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It’s not uncommon for educators to be asked every few years to take on a new initiative or approach to teaching. Often, these initiatives focus on change at a surface level without substantially addressing the underlying assumptions that have created and sustained the existing educational system.
But if we focus only on what’s happening at the surface, we may miss the far stronger undercurrents that ultimately shape the direction of our practice. For change to be lasting, we have to go below the surface and re-examine not just what we do, but how we see ourselves and our learners.
The ISTE Standards for Educators are a valuable tool for undertaking the difficult and sometimes messy work of redefining classroom roles. The Educator Standards ask us to move beyond the familiar role of the teacher as an expert, a role that has now outlived its usefulness. With the advent of mobile technology, widespread connectivity and 24/7 access to information, students are no longer dependent only on the teacher (or the textbook) for their learning.
Teacher as co-learner
This trend has hastened the need to shift the role of the teacher from expert to that of co-learner who models learning as a collaborative, connected and shared experience. This significantly changes the purpose (and perhaps identity) of many educators.
This change can be threatening not only because we are so used to our familiar roles, but also because students may not be prepared for it, and the result of going too fast is often frustration and a desire to return to the comfort of what we’ve done before. This is where the UDL Guidelines from CAST come in. The guidelines are a valuable tool for creating the conditions for student-centered learning to flourish.
Often the problem with student-centered learning environments is that they ignore the need to gradually transfer the responsibility for learning to students who have been empowered to take on that challenge. The UDL Guidelines do that by focusing on the development of learners’ expertise at learning itself.
The gradual release is represented in a revised version of the UDL Guidelines that divides the process into three stages:
An external access layer focuses on the initial changes educators can make to reduce barriers to learning in their classrooms.
A build layer focuses on the skills (communication and collaboration) learners need in order to function effectively within a community of learning.
An internalize layer focuses on the skills and the self-knowledge learners need to have to function independently as expert learners.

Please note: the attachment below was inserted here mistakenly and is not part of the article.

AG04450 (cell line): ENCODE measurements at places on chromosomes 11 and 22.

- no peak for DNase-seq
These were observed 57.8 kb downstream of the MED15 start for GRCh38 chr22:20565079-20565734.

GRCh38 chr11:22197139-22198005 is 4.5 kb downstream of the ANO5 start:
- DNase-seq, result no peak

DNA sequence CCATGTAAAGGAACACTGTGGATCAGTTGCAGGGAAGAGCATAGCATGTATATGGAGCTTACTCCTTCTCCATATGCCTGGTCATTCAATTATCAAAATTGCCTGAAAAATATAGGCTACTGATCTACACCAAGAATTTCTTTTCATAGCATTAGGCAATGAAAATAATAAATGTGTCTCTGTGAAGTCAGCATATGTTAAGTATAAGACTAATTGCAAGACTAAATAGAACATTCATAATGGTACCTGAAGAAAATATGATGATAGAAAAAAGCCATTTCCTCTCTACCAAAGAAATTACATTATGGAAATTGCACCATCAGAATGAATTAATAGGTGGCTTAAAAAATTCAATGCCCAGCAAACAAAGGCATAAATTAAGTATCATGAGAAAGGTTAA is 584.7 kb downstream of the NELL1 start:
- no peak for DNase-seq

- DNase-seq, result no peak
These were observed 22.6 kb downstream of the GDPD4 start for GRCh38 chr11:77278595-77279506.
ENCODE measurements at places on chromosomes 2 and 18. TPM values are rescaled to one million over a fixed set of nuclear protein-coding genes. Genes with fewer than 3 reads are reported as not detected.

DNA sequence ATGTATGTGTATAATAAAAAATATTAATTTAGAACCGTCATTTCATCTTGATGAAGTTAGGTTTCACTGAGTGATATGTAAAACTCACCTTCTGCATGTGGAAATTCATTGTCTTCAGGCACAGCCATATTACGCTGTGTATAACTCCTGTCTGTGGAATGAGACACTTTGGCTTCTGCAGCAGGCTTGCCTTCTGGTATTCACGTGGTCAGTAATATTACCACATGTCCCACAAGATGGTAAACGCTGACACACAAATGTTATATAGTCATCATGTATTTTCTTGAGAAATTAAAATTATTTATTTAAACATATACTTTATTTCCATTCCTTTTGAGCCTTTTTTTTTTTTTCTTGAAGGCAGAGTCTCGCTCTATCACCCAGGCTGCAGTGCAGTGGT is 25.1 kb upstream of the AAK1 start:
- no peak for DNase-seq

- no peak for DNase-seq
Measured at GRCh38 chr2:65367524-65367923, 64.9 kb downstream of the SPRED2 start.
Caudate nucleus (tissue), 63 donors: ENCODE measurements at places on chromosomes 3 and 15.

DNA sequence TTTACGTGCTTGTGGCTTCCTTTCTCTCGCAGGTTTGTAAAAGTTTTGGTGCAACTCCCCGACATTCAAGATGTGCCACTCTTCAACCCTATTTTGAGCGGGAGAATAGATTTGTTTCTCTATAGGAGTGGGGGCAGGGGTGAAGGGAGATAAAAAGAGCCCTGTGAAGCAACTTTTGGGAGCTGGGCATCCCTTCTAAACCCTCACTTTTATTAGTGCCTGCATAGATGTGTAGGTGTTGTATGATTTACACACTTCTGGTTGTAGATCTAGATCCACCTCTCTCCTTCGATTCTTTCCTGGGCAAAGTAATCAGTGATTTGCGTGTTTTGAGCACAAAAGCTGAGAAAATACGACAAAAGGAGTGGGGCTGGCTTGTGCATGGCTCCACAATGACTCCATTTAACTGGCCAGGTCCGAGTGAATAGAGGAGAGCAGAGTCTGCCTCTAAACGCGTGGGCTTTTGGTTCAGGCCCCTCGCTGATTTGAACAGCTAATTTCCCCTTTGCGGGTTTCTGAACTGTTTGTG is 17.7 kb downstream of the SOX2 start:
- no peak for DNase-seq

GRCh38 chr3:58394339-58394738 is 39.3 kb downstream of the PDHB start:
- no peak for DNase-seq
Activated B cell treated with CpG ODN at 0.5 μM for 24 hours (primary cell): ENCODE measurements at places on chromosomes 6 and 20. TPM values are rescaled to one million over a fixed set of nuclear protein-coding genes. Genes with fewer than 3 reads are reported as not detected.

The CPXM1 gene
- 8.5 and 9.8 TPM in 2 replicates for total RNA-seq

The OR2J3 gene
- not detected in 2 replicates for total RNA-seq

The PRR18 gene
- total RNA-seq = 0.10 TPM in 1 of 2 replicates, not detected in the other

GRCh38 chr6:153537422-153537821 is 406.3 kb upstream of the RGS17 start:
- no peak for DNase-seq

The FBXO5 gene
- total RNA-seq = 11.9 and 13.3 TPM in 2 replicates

Here are five steps you can take as you explore the transfer of ownership and responsibility for learning to your students:
Be willing to be vulnerable and reveal your own learning to your students. This can be as simple as saying, “Class, for this unit we are going to try something different. I would like to get your feedback when we’re done to see how we can make it better next time.” This communicates that your classroom is a safe environment for risk-taking and exploration of new ideas and approaches.
Promote a growth mindset, but be careful to focus your feedback on the use of effective strategies over just pure effort or encouragement. As Carol Dweck has stated, praising learners for their effort only has a short term boost, not the long term impact on learning we are after. Feedback that focuses on students’ successful use of strategies will over time allow them to build up a well-rounded repertoire of tools and strategies for future learning in many different contexts. Rather than saying “Great effort! Way to try hard!” you might instead say, “Let’s talk about what you tried. What strategies could you use next time? What resources or people could help you?”
Involve students in unpacking the standards and objectives of each lesson and rewording them in more student-friendly language. This not only promotes buy-in, it also provides opportunities for learners to relate the topic to their own experiences and interests in order to make learning more relevant and authentic.
Let students set and pursue their own personal goals that extend beyond a single lesson or unit to the entire school year. These goals may be related to personal qualities, specific skills or passions students want to pursue. To benefit the rest of the class, students should share what they are learning and ask for support from peers who have similar interests.
Actively involve students in the development of classroom norms. Once established, these norms should be revisited and revised throughout the year as classroom events warrant.
These simple steps show students that you aren’t just paying lip service to your beliefs about student-centered learning. You are actually put your evolving ideas about learning into practice as you redefine classroom roles. Shifting the responsibility for learning to your students will help them develop their self-regulation, metacognition and self-efficacy, some of the qualities that define an expert learner under UDL.
Luis Pérez is a senior technical assistance specialist for the National Accessible Educational Materials for Learning Center at CAST. He holds a doctorate in special education and a master’s in instructional technology from the University of South Florida.
Kendra Grant has been a teacher, library media specialist, special ed coordinator, co-founder of a professional learning company, online course creator and large-scale technology implementation consultant. She holds a masters of educational technology from the University of British Columbia.
Ready to explore more about Universal Design for learning? Check the new book by Luis Pérez and Kendra Grant, Dive Into UDL.